City Plans to Tinker With $100 Million Portion of Billion Dollar Police Budget

Update: see previous post – December 11, 2015 Toronto’s Mayor & Police Chief Not Interested in Saving Taxpayer’s Money

Toronto City Hall. Earlier this year, Tory and the seven-member police board signed off on a contract that gives officers wage increases of 2.75 per cent this year, 1.95 per cent next year, 1.9 per cent in 2017 and 1.75 per cent in 2018. That follows two previous contracts that bumped pay in excess of 20 per cent over seven years.
The 2016 Police Budget will exceed a billion dollars. If 90% of the budget is dedicated to the wages/benefits of police officers, then only $100 million of that bloated budget ccould possibly be trimmed. In 2016, a newly formed task force will begin to review a two (2) year old, 2014 KPMG report which pointed out various ways to save money. The Toronto Police Services Board (TPSB) has been delaying any changes which could save money in the annual Toronto Police Budget. Another report, which Ernst & Young released in 2011, was ignored by the TPSB. Photo by fightyourtickets.ca.

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Mayor John Tory vows a newly formed task force will recommend concrete ways to bring about “transformative change” in the city’s $1-billion police force.

“We are committed to making the changes that are necessary to stop the growth in police budgets and to more effectively and efficiently deploy highly trained police officers to fight crime,” said Tory, a member of the Toronto Police Services Board.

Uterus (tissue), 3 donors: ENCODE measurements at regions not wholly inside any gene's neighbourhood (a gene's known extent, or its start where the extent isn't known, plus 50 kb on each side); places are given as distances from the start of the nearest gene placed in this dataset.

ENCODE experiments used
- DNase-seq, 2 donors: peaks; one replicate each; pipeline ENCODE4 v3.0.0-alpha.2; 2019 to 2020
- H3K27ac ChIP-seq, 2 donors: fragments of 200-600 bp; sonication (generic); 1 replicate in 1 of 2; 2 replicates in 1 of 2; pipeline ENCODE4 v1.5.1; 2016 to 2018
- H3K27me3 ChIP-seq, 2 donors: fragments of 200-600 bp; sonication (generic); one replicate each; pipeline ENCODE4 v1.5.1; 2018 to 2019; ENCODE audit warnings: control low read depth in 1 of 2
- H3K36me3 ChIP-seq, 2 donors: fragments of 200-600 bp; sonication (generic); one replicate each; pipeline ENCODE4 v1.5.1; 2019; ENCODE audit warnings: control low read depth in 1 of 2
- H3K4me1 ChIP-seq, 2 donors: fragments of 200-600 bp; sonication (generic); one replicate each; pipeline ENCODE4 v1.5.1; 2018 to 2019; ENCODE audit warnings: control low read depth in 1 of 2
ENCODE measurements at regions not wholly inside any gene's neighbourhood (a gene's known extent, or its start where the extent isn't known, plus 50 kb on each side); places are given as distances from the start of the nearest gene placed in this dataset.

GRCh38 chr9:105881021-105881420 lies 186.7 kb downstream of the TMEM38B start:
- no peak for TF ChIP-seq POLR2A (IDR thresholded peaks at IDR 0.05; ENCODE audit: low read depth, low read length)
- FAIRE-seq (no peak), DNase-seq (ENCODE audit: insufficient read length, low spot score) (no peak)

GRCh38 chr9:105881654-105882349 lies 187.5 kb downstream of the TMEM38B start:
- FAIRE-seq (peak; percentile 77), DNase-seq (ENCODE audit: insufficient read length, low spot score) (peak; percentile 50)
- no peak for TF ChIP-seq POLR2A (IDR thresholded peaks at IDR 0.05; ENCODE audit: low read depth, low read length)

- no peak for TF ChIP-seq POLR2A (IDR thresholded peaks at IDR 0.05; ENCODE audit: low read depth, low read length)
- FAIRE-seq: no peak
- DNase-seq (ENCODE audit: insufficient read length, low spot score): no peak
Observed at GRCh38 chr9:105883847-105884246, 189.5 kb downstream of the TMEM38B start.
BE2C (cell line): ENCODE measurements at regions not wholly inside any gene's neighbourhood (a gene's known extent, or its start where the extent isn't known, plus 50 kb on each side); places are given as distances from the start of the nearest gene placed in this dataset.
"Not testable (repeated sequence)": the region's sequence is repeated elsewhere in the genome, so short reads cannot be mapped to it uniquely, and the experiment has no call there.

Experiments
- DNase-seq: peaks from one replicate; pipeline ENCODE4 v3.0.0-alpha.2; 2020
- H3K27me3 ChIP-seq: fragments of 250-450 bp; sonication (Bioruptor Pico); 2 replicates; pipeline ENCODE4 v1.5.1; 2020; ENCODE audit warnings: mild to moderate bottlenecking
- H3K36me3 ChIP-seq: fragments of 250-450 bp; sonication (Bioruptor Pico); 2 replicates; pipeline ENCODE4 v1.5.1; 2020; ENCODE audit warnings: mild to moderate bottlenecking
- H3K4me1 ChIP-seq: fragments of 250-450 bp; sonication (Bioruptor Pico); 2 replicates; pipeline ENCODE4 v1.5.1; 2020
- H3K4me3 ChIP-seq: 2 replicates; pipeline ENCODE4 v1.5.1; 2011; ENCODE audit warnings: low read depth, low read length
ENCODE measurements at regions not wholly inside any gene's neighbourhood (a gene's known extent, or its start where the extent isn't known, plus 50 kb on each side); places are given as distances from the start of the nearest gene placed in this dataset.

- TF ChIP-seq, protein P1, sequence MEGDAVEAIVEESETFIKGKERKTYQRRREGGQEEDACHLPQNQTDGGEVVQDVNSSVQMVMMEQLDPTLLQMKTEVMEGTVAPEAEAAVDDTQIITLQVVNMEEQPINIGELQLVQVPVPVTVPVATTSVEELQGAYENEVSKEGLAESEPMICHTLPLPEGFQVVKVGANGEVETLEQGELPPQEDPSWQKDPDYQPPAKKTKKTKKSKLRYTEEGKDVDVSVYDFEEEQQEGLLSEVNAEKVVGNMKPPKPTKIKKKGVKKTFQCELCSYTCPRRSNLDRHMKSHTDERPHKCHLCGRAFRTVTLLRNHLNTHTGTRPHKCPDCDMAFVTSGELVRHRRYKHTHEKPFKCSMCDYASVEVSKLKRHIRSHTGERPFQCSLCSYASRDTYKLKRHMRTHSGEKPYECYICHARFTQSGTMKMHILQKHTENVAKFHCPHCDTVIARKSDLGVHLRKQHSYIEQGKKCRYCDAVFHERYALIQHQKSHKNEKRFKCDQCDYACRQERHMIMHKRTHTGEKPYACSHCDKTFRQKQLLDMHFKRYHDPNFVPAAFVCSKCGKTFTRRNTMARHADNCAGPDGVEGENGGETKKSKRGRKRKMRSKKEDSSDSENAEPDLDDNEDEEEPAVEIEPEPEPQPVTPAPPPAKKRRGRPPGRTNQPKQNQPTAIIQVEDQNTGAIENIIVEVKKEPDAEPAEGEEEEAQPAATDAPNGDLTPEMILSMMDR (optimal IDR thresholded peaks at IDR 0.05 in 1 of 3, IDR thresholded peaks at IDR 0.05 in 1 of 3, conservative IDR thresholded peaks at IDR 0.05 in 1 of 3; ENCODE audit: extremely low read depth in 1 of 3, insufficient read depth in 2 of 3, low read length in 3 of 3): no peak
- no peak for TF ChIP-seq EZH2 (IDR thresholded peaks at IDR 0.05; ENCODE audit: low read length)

On Thursday, three KPMG consultants gave the board an overview of their $200,000 report that proposes numerous kinds of restructurings and strategic plans designed to cut costs.

The board voted to strike a task force to study ways to modernize the police service. It will be jointly chaired by Chief Mark Saunders and board chair Andy Pringle. The latter noted the KPMG report is just the latest in a long line of reports sitting on board shelves.

“Now is the time to bring all this together into really decisive action,” Pringle said.

An interim report will be ready in June, followed by a final report next December.

“I think you will be surprised — (task force members) won’t be the same old suspects. I’m looking for a broad group. This is a tight time frame,” Pringle told the Star after the meeting. The names will be released in the new year.

Pringle said he would even consider asking John Sewell, a former mayor of Toronto and head of a police watchdog group, to sit on the committee.

Sewell submitted a letter to the board urging it not to go down “the convoluted paths recommended by KPMG.” He said the way to spend less money without diminishing police service is “straight forward and have long been known.”

They include changing the shift schedule — to end the four-hour overlaps that occur during each 24-hour period — and scrapping the rule that says there must be two officers in a car after dark.

A 2011 Ernst & Young efficiency report found that $35 million could be cut from the police budget with a simple schedule change. Right now, there are as many officers on duty at 4 a.m. as there are at 7 p.m.

The collective agreement signed this year by the board and Toronto Police Association includes “specific commitments by the police association to discuss the shifts and two officers to a car rule,” Tory said.

It makes no sense to have “expensive, highly trained police officers . . . sitting two in a car watching to see if people turn left.”

Saunders said any decisions made will be “fully examined, fully explored, fully researched.”

“It has to be effective change, it has to be the right change, it has to fit the city of Toronto,” he said. “Let’s look at how we deploy our people, where we put them, why do we put them there, how long do we put them there for.”

Despite fierce opposition in the past, TPA president Mike McCormack said he’s “definitely looking forward to having discussions about the staffing model.”

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